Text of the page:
Quinta de Regaleira is comprised of a palace, chapel, towers and ruins, all set within a mysterious, woodland garden complete with caves and waterfalls. The whole place was fantastic to get lost in; there were stepping stones, hidden passages and spiral staircases leading to turrets with views over the sprawling forest below.
One of the most incredible features was the Initiation Well, a 27 metre-deep well with a spiral staircase leading all the way down. The old stone was covered in moss and it was all very otherwordly and enchanting.
The cloudy weather seemed only to enhance the ethereal setting and the grey skies made the forest look even greener. I’m certain that this is the type of place that will blow you away whatever the weather and I’d highly reccomend a visit to Sintra for Quinta de Regaleira alone. Keep an eye out for my next post on the Palace of Pena, featuring a TukTuk ride and a real-life disney castle… Happy Sunday!
Living in Spain is really fun. The traveling, the exploring and the adventures are obviously the most exciting part, but they don’t happen every day. I travel every few weekends, and that’s what the majority of my blog showcases. Most of my time is actually spent teaching in the school, tutoring in private lessons and attempting to feel at home in a region famous for iberian ham and bird watching.
My friends at home often tell me how jealous they are of the sunshine and opportunity here in Spain, but what they might not realise is that I am often jealous of the comfort and familiarity they have in England. As with everybody’s lives, there are times when I have bad days here; when I feel embarrassed and stupid in front of the class, when I get frustrated with my Spanish, or when I simply feel really, really homesick.
To overcome these moments it’s good to stop and think about what I’m grateful for, because I really am very lucky with the Spanish life I’ve made. Here are ten happy things never fail to brighten up my day.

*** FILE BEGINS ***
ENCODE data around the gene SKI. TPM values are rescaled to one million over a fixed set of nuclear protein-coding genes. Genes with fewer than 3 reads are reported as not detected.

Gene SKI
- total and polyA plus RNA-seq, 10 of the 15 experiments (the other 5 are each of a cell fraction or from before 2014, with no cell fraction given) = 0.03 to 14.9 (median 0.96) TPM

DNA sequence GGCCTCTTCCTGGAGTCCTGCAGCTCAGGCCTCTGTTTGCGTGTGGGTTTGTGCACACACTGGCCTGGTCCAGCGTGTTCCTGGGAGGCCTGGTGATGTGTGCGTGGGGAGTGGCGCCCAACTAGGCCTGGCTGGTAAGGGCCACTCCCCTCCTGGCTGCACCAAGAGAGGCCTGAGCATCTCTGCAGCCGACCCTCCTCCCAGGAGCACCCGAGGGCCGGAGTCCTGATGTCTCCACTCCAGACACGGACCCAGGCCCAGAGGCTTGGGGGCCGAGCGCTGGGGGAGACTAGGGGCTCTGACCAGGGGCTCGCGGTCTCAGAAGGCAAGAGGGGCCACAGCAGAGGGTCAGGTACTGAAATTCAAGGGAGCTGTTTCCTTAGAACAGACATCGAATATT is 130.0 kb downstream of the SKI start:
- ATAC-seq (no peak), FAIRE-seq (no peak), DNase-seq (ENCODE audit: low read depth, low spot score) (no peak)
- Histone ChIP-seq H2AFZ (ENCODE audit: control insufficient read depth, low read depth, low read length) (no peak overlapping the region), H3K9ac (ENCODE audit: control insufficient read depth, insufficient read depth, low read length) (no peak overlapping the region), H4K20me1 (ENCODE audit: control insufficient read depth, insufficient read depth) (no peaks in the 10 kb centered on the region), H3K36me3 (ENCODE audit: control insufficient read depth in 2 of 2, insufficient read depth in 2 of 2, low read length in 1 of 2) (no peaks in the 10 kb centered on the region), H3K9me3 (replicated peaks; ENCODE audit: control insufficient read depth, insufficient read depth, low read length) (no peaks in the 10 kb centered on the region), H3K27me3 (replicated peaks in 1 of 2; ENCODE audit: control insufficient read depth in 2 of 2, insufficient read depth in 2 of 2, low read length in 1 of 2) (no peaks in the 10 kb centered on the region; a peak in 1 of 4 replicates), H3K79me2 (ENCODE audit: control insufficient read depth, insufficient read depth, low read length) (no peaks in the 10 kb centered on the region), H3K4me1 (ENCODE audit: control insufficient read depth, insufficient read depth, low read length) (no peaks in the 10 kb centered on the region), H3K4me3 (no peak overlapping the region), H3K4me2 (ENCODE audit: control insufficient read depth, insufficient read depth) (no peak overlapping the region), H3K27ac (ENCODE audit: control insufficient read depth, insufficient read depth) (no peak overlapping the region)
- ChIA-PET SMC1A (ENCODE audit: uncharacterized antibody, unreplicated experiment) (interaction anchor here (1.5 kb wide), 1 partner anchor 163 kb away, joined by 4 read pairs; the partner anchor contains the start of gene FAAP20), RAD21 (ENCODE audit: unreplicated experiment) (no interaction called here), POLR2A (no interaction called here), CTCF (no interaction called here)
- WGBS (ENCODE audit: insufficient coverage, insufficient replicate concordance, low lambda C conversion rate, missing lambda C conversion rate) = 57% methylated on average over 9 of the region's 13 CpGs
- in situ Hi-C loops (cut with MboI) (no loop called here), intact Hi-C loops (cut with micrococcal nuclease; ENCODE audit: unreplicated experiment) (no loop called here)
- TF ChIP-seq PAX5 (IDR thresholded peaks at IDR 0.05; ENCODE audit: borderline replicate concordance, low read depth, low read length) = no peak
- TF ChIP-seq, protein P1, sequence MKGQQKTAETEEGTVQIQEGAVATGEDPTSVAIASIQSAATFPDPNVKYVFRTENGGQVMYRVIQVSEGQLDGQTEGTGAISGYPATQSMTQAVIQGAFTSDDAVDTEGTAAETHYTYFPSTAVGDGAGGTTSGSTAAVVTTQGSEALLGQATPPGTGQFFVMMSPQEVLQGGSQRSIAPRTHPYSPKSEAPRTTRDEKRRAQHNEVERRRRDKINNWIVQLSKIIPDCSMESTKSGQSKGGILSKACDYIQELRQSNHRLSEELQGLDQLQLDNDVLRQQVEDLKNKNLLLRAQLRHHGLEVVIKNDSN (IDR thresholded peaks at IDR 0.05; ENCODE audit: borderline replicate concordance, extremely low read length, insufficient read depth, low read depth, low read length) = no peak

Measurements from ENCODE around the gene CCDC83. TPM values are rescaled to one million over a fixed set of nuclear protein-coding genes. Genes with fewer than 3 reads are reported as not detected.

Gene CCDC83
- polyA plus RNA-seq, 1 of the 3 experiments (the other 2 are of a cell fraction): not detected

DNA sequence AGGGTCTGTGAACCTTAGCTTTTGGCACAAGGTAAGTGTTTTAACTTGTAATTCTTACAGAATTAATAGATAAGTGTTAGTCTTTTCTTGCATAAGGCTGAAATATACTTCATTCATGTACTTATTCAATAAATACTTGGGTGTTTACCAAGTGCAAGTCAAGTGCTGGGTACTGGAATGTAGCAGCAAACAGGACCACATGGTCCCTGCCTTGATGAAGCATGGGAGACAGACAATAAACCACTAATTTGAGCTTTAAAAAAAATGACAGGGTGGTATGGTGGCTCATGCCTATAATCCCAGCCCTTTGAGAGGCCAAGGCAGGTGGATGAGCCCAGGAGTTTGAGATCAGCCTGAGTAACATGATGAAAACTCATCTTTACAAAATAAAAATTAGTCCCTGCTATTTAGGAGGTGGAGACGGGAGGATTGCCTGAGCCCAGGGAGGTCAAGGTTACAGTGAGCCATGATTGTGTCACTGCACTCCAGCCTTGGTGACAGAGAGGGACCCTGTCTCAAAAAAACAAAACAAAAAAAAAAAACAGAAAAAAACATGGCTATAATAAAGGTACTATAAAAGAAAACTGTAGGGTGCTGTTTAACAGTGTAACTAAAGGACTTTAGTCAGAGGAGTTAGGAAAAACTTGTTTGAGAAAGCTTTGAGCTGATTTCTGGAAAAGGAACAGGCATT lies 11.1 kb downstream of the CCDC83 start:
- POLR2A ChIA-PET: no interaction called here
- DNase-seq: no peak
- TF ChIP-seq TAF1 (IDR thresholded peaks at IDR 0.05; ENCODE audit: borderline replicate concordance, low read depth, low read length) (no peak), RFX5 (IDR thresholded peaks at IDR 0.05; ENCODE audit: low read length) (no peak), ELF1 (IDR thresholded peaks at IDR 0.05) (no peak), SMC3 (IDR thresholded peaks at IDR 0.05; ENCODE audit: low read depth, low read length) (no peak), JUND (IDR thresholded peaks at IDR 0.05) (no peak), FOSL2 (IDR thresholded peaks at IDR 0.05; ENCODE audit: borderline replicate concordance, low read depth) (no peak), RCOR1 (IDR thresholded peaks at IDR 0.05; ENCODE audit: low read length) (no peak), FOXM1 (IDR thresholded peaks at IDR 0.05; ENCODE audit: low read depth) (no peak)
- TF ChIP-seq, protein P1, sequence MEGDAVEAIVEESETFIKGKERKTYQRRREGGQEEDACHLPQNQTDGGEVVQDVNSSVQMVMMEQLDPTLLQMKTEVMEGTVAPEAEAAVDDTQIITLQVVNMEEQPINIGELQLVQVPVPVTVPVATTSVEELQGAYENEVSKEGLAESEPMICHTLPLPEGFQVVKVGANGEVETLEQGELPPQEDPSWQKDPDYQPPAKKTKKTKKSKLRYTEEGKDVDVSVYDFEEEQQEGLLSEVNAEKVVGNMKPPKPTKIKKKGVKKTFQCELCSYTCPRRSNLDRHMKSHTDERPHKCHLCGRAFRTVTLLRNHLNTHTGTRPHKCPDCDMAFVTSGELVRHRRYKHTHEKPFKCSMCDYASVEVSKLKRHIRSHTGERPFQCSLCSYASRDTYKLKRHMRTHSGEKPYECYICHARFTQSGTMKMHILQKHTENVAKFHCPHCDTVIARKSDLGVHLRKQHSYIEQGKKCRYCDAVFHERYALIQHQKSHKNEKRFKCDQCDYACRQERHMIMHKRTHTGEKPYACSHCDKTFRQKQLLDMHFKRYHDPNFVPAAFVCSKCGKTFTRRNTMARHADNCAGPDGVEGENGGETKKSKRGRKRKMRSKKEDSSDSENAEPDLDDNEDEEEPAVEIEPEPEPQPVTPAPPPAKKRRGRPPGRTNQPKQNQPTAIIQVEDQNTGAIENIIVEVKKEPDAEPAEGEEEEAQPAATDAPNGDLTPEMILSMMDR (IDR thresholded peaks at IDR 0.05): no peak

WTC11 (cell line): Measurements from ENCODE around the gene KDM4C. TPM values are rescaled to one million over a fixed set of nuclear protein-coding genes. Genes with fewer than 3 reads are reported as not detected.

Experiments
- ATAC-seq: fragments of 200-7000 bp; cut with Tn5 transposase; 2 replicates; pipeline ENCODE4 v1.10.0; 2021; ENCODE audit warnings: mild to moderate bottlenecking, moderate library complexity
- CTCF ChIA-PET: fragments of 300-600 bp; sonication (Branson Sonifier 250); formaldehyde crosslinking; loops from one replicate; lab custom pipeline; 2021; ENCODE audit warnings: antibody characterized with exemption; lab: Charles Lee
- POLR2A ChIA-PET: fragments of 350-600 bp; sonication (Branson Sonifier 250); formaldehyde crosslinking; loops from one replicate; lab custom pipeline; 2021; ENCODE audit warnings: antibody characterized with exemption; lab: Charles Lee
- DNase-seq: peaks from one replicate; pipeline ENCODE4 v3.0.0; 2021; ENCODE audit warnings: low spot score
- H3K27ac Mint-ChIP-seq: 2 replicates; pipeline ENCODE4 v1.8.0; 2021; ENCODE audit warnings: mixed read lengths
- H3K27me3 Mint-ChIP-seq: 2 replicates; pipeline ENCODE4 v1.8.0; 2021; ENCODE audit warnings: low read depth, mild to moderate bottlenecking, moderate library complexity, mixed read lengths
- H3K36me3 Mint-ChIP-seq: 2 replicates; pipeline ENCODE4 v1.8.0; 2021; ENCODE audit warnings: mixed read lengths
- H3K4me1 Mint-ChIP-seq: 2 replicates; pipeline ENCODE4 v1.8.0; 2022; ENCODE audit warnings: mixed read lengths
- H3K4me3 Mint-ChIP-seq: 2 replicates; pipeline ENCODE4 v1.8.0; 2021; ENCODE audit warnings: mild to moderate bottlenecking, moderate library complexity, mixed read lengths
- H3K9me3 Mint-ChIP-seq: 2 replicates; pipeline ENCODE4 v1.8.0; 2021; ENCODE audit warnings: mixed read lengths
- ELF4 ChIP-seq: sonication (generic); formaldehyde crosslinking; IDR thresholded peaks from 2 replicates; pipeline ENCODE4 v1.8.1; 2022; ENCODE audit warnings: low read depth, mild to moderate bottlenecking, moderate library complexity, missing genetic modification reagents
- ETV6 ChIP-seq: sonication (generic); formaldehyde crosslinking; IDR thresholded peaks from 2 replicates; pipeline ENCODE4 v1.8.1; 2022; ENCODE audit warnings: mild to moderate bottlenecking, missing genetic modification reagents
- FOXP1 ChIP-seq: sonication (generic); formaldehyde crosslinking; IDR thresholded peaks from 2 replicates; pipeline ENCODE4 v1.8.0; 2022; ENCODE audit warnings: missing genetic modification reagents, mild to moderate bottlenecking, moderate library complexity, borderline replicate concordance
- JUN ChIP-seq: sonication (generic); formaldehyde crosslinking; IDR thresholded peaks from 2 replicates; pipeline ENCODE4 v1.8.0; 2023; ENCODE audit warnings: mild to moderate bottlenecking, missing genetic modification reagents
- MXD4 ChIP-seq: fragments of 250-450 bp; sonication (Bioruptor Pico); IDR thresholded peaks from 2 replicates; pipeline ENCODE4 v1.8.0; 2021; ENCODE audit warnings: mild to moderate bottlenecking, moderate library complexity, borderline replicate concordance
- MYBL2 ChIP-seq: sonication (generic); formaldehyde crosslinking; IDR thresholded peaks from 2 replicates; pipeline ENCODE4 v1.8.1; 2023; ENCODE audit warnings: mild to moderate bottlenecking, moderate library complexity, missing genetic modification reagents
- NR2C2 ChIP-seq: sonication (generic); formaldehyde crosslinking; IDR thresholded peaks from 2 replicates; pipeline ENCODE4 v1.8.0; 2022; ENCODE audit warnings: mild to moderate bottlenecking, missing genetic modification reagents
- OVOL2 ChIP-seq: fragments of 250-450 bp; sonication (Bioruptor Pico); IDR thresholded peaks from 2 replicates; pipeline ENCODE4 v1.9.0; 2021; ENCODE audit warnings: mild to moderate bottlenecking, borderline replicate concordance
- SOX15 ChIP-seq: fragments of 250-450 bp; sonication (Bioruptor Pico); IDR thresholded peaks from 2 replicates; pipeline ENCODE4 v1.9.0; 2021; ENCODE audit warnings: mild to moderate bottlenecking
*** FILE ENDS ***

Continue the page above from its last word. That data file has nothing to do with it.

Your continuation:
Pyjama evenings with my flatmates. Slippers, a game of scrabble, cups of tea.. we have aged prematurely and we are very happy about this.
When I see my students around town and they do a shy, I’ve just seen the English assistant in public wave.
Teaching nine-year-old Miguel. He pronounces, with confidence, words which bear no resemblance to English, Spanish or any other human language. I say ‘Football’ and he repeats ‘Gleefnoo’. It’s like Joey (from Friends) learning French – wonderful.
Visiting my favourite fruit and veg shop and engaging in confusing but enjoyable conversation with Juan Antonio, the owner.
Popping into the tea shop and being asked to taste and critique all their new teas. Amazingly, the shopkeeper has interpreted my English nationality to mean ‘tea expert/connoisseur’ and highly values my opinion.
Receiving messages or emails from my family and friends. The internet is better than sliced bread / rainbows / unicorns / ALL GOOD THINGS when you’re away from home.
Evening jogs to the sound of Taylor Swift’s album. Perfect.
The satisfaction of understanding anything the teenage students mumble in slang Spanish.
When I consult my weather app and realise it’s actually ten degrees warmer than England.
Looking at my calendar and seeing the exciting things I have to look forward to this year – celebrating my 21st (!!!!!!!), a summer in Paris, returning to Durham… 2015 is going to be great.